A Bubble Like Any Other?
The Case-Shiller Index shows that home prices nationally have fallen more than 33 percent since the housing market peak in 2006. The bursting of the market bubble resulted in billions upon billions of lost home equity. Enter the worst economic recession since the Great Depression, financial crisis, and subsequently weak economic and housing market recoveries. Unsurprisingly, people have and will continue to ask, “What caused it?”
A new paper by Boston Fed senior economists Christopher Foote and Paul Willen and Atlanta Fed economist Kristopher Geraldi takes a stab at answering this question. Or at least they attempt to shed light on market conditions before and after the burst.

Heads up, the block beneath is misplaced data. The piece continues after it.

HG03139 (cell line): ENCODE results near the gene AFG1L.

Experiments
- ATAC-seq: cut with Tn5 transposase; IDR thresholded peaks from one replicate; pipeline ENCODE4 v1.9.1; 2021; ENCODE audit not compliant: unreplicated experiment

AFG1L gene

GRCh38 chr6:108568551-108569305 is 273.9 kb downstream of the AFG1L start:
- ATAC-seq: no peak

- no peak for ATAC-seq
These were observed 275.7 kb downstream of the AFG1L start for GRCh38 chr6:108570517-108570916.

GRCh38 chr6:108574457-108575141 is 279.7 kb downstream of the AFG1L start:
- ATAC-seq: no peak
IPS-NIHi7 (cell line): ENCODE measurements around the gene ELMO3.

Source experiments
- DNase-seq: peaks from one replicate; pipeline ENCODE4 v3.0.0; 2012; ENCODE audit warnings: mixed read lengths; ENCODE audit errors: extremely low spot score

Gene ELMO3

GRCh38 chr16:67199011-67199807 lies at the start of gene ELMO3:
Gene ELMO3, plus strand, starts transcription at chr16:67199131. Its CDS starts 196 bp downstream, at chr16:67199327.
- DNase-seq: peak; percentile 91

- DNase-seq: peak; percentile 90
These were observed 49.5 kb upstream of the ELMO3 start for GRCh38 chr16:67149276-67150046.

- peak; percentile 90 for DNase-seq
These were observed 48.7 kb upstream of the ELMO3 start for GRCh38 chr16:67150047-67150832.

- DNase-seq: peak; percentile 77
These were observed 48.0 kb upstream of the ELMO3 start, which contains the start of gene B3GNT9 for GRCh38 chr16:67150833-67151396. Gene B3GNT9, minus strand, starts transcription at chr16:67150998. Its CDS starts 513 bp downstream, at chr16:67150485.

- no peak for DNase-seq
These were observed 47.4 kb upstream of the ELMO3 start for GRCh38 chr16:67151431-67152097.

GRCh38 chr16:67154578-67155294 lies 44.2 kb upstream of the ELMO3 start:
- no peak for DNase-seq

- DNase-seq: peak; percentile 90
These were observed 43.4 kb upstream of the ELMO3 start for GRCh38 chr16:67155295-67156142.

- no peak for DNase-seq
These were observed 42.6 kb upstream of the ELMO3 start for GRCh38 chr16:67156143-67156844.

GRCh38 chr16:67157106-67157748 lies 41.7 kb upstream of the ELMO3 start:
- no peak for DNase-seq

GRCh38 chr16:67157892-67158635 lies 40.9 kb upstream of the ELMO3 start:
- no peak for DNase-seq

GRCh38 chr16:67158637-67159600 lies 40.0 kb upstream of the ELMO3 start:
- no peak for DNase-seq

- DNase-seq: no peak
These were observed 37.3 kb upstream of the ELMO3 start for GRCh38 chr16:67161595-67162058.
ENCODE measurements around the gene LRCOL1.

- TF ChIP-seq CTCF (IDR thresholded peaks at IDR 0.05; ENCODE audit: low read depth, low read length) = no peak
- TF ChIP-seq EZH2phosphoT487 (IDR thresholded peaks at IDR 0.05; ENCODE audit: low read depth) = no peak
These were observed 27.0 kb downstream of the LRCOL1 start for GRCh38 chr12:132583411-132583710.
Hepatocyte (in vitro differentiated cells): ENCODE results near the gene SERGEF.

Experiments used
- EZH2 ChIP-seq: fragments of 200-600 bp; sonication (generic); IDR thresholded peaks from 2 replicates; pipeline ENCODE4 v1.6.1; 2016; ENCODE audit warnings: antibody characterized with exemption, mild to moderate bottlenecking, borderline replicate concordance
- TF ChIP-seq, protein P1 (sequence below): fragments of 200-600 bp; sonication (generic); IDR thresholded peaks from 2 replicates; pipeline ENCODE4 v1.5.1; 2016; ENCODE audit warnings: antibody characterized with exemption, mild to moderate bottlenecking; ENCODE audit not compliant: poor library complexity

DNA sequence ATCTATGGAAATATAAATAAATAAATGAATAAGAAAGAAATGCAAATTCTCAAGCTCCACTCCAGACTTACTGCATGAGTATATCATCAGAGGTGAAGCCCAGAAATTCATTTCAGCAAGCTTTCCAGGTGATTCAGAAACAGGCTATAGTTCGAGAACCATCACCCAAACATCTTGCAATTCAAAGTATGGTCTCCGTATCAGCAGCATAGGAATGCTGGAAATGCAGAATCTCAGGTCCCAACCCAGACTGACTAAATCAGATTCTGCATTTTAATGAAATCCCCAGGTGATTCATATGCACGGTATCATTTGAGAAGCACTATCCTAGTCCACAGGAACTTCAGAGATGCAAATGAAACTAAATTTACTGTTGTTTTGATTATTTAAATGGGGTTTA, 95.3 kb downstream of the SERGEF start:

They argue that borrowers and investors made decisions that were rational and logical given their ex post overly optimistic beliefs about house prices.
This does not remove deceptive mortgage brokers, adjustable rate mortgages, or injudicious homebuyers from the equation. But it means the housing bubble, characteristically, was a bubble like any other.
The paper debunks a number of myths associated with the bursting of the housing bubble and the narrative that formed to explain it. See WSJ’s abridged version of the paper’s 12 facts about the mortgage market during market boom here.
In the end, it may be bubble theory and the collective behavior of market participants that most adequately explain the lead-up to the financial crisis. While the Administration works on a host of new regulations to prevent the events of the last few years from repeating, they should be mindful of the underlying facts. And that a needed recovery in housing won’t come in an economy in which more people give up looking for work than those who find work.